My 8 Favorite ReSharper Shortcuts
Out of all the Visual Studio extensions I have installed, ReSharper is my favorite, by far. It allows me to easily refactor components, run analyses on my code base, and quickly navigate through different files. With it comes a plethora of shortcuts, far more than I can remember. Still, even a small subset has increased my productivity dramatically. Here's my list of ReSharper shortcuts that I've found to be indispensable.
Show Action List
The one shortcut known by probably every ReSharper user is ALTENTER. It opens the action list presenting quick-fix and refactoring suggestions:
I've more or less included it here for the sake of completeness – you've likely used it plenty of times.
Another shortcut I'm using rigorously is CTRLR, R which renames the symbol under the caret. It can be used to rename namespaces, classes, structs, methods, fields, local variables, and other symbols. The suggestions for a new name are pretty good from time to time, depending on the use case:
The next candidate is CTRLR,V which introduces a new local variable and initializes it with the currently selected expression:
And here's the code afterwards:
This shortcut comes in handy when you want to factor out variables of a complex expression.
Similar to Introduce Variable is Introduce Field, mapped to CTRLR,F, which creates a new field from the currently selected expression. ReSharper will present a dialog box that allows you to specify the modifiers for the field:
Here's the updated code:
Of course, there are many, many more refactoring methods in ReSharper. Since I'm not using all of them on a daily basis, I haven't memorized every single shortcut. The one shortcut I did remember, though, is CTRLSHIFTR, which is called Refactor This. It shows a list of possible refactoring for the symbol under the caret:
If you want to select blocks of code that belong together, CTRLSHIFTW is for you. Starting from the current caret position, ReSharper will successively expand the selection in an intelligent way:
No more selecting string literals or blocks of code with the mouse! The opposite action (shrinking the selection) is implemented as well, but I rarely use it.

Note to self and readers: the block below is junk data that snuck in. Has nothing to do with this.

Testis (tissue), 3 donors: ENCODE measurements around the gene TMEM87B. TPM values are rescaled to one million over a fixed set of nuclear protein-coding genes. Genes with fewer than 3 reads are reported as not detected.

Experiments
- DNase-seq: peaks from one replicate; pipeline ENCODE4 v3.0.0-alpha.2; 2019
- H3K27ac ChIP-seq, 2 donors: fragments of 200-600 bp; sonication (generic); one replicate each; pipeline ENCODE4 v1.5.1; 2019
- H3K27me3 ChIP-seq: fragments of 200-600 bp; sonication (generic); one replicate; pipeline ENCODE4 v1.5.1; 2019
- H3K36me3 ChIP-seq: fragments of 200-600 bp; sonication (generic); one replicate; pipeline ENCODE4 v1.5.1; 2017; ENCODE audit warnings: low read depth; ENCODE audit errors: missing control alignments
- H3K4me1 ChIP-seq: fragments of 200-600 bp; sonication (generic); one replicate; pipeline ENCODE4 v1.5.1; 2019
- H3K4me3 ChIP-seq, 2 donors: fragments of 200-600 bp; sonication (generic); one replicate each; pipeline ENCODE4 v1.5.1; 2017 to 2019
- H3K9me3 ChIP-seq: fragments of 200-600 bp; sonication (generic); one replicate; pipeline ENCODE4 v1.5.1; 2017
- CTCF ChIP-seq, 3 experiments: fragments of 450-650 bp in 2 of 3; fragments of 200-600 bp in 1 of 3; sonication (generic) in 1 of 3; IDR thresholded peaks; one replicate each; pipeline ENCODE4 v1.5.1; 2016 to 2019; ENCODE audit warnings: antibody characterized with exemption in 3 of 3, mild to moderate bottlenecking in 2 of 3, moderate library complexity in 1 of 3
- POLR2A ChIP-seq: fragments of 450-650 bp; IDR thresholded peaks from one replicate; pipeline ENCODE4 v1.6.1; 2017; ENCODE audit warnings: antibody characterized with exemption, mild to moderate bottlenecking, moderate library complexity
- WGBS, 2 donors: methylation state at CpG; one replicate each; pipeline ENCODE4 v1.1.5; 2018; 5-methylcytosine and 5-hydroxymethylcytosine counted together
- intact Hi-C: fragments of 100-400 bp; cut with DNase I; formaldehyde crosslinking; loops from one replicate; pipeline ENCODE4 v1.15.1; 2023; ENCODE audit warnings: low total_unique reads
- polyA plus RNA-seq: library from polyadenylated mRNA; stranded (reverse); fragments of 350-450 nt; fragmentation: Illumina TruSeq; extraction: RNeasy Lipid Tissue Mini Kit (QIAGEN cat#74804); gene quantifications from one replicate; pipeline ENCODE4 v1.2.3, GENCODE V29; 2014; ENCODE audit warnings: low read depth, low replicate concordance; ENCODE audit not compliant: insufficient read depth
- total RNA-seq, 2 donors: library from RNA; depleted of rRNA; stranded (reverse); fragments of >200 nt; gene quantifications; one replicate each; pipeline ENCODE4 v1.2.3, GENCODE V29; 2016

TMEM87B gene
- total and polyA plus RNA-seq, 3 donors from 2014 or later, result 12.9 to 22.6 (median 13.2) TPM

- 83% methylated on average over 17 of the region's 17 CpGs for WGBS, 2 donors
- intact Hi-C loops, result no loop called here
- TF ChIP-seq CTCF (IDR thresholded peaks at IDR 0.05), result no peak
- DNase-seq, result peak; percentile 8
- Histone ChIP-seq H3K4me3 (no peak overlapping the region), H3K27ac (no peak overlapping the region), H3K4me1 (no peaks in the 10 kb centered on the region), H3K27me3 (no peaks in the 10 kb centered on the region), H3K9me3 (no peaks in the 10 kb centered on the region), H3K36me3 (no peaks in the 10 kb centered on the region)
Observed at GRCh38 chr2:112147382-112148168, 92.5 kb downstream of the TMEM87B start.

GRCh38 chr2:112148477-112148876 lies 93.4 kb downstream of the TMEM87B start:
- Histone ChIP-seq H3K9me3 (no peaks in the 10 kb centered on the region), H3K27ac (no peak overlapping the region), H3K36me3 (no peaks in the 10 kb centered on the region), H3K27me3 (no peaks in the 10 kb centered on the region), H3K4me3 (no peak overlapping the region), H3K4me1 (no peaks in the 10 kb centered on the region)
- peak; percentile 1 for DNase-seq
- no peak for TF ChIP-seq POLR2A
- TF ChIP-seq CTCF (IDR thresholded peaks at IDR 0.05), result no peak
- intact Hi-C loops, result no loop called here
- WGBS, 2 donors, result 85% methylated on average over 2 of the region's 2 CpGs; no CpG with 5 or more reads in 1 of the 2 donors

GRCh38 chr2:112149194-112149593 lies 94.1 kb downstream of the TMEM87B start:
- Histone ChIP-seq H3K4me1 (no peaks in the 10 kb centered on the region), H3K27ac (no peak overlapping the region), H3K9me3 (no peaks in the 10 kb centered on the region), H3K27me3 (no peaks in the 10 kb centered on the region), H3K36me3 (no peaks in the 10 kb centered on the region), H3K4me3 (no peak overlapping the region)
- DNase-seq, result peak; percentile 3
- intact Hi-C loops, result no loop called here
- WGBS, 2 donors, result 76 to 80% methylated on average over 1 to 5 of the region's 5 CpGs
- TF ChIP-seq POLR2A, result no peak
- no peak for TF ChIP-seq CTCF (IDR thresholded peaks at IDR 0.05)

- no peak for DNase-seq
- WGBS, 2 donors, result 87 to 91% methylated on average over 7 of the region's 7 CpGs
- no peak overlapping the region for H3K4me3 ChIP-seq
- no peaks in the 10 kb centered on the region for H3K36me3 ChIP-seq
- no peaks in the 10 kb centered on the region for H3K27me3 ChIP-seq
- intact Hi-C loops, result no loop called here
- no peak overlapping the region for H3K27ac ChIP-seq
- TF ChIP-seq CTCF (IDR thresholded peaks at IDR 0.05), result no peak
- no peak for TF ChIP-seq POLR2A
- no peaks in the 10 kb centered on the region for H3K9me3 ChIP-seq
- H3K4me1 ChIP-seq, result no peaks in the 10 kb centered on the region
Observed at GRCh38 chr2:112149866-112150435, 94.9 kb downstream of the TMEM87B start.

Go To File
To quickly navigate between files in my solution, I like to use ReSharper's Go To File function. It's mapped to CTRLSHIFTT by default, but I changed it to CTRL, because I find it easier to type. Go To File will display a little text box in which you then enter parts of the file name you want to navigate to:
It's pretty smart about PascalCased type names, too:
You can even specify the folder hierarchy with a space (note the blue highlights):
Great productivity enhancement!
Locate in Solution Explorer
Finally, I'm a big fan of ALTSHIFTL, which locates the opened file in the Solution Explorer:
When working on a certain file, I often find myself needing to adapt files within the same directory as well. That's when Locate in Solution Explorer comes in especially handy.
Here's the cumulative list of shortcuts I mentioned above. I've included the alias for each shortcut so you can easily find it in the Visual Studio Keyboard settings menu in case you want to change the keys it's mapped to:
- ALTENTER – Show Action List (
- CTRLR,R – Rename (
- CTRLR,CTRLV – Introduce Variable (
- CTRLR,CTRLF – Introduce Field (
- CTRLSHIFTR – Refactor This (
- CTRLSHIFTW – Extend Selection (
- CTRLSHIFTT – Go to File (
- ALTSHIFTL – Locate in Explorer (
Here's how I keep those settings in sync between multiple dev machines: Keep Your Visual Studio and ReSharper Settings In Sync Between Multiple Development PCs
That was just the top of the list, there's more! Other shortcuts I'm using frequently that I haven't mentioned so far include:
- CTRLR,S – Change Signature
- CTRLSHIFTENTER – Complete Statement
- CTRLSPACE – Symbol Code Completion
- CTRLALTSPACE – Smart Code Completion
- ALTDELETE – Safe Delete
- ALTINSERT – Generate Code
I recommend you go ahead and explore them on your own. If you're still hungry for more shortcuts, go ahead and explore the Keyboard Shortcuts page in the official ReSharper documentation. I'm sure you'll find plenty of goodies in there.